Entrepreneurs: Dream big but beware the risks of rapid growth
(As originally published in the Financial Post, February 2013)
By Deborah Conroy, Vice President, Transaction Advisory Services, EY
We’ve all heard the awe-inspiring stories of winning entrepreneurs who risked it all to make it big. And with signs that the economy is poised for recovery and the confidence that comes with surviving leaner times, entrepreneurs may decide that now’s a good time to surge ahead.
During periods of economic slowdown, business leaders hear frequent warnings about the need to monitor its financial health, the capabilities of its team, and the well-being of its major customers and suppliers. However, business owners should be monitoring these things on an ongoing basis — even when the future looks bright and they’re anticipating significant growth.
Before taking the next big leap, here are some things every entrepreneur should consider:
Can you produce as much as you can sell?
Besides looking at capacity levels and increasing staff training, entrepreneurs must consider the strengths of their supervisory team. Will an experienced manager’s keen eye for detail lose focus when the production levels double or triple? Scrambling to complete orders on time often places the focus only on the immediate fires, and increases the risks of losing sight of overall operations.
Can you actually build what you’re selling?
In an attempt to secure a large order or a marquee client, some may over-promise, extolling product attributes that have not been fully tested, making overruns or inefficiencies almost inevitable. Will the brilliant design or engineering team that the company is known for find the solution before the order is due? Business leaders should also have strong enough relationships with their key suppliers to understand whether these suppliers can keep up with the increased demand, or whether they themselves are over-promising on deliveries in a desperate attempt to keep up.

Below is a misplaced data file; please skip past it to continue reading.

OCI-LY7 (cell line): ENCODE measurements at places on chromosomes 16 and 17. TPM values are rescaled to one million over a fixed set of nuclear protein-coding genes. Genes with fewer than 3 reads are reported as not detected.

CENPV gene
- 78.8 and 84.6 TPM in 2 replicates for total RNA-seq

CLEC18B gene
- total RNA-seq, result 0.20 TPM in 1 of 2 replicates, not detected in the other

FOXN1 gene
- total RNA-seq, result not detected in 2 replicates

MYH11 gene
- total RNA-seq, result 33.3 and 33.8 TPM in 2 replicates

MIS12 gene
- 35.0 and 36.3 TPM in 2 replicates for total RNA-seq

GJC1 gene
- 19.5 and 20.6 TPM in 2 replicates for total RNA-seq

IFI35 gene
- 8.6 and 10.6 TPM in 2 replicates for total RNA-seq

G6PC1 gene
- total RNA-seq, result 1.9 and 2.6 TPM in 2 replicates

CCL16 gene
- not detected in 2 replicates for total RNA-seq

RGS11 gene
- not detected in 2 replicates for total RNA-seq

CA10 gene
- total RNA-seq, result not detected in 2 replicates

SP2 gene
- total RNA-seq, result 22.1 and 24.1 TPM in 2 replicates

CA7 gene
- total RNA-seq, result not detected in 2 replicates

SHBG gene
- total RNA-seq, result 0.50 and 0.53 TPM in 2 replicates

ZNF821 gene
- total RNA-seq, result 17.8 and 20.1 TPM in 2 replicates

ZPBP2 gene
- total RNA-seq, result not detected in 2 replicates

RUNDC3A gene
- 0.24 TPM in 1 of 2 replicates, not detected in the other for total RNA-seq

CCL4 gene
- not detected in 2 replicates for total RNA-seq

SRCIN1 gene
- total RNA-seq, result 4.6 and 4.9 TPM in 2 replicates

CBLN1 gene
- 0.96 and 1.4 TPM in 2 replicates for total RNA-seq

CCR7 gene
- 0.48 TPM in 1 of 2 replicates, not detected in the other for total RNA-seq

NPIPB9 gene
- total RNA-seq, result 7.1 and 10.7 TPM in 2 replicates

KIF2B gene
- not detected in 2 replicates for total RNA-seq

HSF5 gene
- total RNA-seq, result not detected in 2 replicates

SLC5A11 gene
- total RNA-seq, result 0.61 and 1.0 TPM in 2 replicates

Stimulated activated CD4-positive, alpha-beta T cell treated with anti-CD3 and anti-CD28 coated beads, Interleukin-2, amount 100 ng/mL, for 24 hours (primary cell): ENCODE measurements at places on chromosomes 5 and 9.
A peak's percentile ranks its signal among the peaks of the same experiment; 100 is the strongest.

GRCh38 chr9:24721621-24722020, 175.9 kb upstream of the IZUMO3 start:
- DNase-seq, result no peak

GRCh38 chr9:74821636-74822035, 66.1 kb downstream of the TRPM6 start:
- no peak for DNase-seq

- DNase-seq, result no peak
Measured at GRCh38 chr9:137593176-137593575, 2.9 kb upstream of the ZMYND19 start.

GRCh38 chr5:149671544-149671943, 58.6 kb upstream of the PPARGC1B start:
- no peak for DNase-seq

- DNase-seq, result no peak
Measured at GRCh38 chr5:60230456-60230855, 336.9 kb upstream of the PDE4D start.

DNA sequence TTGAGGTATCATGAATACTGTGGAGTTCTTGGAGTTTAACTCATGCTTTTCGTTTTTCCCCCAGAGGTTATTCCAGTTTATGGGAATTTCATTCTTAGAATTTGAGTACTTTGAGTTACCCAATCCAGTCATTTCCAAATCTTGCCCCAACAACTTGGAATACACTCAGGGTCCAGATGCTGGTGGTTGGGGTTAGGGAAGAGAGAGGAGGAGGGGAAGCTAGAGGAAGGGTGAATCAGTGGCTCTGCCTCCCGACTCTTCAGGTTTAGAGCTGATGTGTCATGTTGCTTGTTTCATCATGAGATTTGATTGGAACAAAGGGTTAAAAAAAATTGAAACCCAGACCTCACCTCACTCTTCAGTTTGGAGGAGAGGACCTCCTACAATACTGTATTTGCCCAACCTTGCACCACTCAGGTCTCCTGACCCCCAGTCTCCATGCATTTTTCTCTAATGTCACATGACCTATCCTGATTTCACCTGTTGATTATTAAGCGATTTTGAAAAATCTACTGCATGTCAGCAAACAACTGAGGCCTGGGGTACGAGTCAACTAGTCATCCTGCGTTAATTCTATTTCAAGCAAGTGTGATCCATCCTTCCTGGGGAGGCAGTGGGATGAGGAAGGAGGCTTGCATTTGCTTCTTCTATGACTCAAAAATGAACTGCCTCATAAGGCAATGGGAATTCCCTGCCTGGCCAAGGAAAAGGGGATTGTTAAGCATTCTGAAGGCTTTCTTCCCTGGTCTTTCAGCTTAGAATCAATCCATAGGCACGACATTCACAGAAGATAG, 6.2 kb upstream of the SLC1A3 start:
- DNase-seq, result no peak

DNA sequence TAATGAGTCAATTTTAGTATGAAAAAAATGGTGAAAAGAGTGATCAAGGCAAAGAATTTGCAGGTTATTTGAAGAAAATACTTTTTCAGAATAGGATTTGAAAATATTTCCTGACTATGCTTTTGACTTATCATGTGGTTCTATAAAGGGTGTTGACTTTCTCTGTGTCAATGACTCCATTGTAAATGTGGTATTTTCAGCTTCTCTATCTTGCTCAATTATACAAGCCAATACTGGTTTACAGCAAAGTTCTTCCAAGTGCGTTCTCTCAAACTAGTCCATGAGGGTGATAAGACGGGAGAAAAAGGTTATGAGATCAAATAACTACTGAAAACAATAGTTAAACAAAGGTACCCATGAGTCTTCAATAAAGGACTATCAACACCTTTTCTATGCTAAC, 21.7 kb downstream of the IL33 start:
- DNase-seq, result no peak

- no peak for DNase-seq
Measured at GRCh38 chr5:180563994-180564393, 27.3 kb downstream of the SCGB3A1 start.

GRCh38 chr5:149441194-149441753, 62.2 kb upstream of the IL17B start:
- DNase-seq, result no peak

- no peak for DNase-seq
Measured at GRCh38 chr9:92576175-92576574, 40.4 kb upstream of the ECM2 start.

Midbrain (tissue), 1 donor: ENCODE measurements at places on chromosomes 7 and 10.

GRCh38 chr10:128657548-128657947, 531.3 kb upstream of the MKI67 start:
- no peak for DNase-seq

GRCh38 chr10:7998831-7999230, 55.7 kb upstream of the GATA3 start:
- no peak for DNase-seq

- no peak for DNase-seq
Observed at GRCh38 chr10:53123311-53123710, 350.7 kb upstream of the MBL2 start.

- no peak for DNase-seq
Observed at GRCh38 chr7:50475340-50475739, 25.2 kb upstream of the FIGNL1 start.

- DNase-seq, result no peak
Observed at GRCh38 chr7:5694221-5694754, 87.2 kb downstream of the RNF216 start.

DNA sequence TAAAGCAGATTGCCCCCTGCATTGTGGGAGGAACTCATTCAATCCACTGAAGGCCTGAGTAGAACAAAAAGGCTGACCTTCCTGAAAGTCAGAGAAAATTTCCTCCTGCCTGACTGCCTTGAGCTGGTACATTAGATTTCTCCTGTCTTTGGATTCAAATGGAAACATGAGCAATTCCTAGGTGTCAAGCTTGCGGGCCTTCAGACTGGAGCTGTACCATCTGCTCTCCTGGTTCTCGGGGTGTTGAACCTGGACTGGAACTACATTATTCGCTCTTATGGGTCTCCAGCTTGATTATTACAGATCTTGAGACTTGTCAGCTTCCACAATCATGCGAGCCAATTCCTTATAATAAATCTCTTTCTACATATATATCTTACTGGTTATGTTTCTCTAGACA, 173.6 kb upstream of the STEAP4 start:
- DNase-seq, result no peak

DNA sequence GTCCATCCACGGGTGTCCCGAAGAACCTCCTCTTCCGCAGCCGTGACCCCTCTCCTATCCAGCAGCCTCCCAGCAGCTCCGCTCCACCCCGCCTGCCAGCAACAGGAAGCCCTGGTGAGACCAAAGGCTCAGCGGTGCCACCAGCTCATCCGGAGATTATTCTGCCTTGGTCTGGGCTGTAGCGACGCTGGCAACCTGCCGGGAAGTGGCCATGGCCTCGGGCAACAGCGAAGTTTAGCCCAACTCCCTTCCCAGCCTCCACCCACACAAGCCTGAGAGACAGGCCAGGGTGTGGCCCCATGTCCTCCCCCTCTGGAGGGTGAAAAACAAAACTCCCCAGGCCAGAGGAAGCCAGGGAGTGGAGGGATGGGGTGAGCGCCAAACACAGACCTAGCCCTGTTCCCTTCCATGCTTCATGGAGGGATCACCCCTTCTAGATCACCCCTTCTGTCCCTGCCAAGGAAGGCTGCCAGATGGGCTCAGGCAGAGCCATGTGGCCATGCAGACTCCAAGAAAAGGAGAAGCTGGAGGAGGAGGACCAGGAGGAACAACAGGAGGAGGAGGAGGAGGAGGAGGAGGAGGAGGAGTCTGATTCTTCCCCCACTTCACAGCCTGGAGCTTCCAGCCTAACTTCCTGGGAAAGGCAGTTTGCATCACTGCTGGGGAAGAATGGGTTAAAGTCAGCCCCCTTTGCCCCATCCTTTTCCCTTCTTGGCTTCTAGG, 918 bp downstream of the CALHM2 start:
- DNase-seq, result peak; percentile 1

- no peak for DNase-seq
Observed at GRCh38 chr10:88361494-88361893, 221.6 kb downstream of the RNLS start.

Do you have adequate financing to support the increased level of operations?
The finance team should be prepared to manage realistic cash flow forecasts. There is a very real risk of exceeding lending limits or defaulting on margin coverage calculations if a company has not addressed its needs with its lenders. Cash flow considerations can and should be factored into the sales contracts up front, but are too often neglected in the eagerness to secure a large sale.
Can you provide timely, accurate information to oversee the increased level of operations and to satisfy lenders?
While financial reporting rules allow for estimates and provisions, a deliberate bias in the preparation of financial statements can produce distorted financial information. Loss of reputation in the financial world can have a lasting impact on a business owner’s credibility. This is not the exclusive realm of major corporations; many companies can be tempted to alter accounting provisions or exaggerate revenues, for example, to avoid reporting a loss or defaulting on loan covenants.
These are only a few examples of the risks to consider when assessing rapid-growth survival. Delegation is critical to free the leader of time-consuming tasks — or tasks better performed by another team member. But the bigger risk is not having enough oversight, or the right team, to effectively manage the big dream.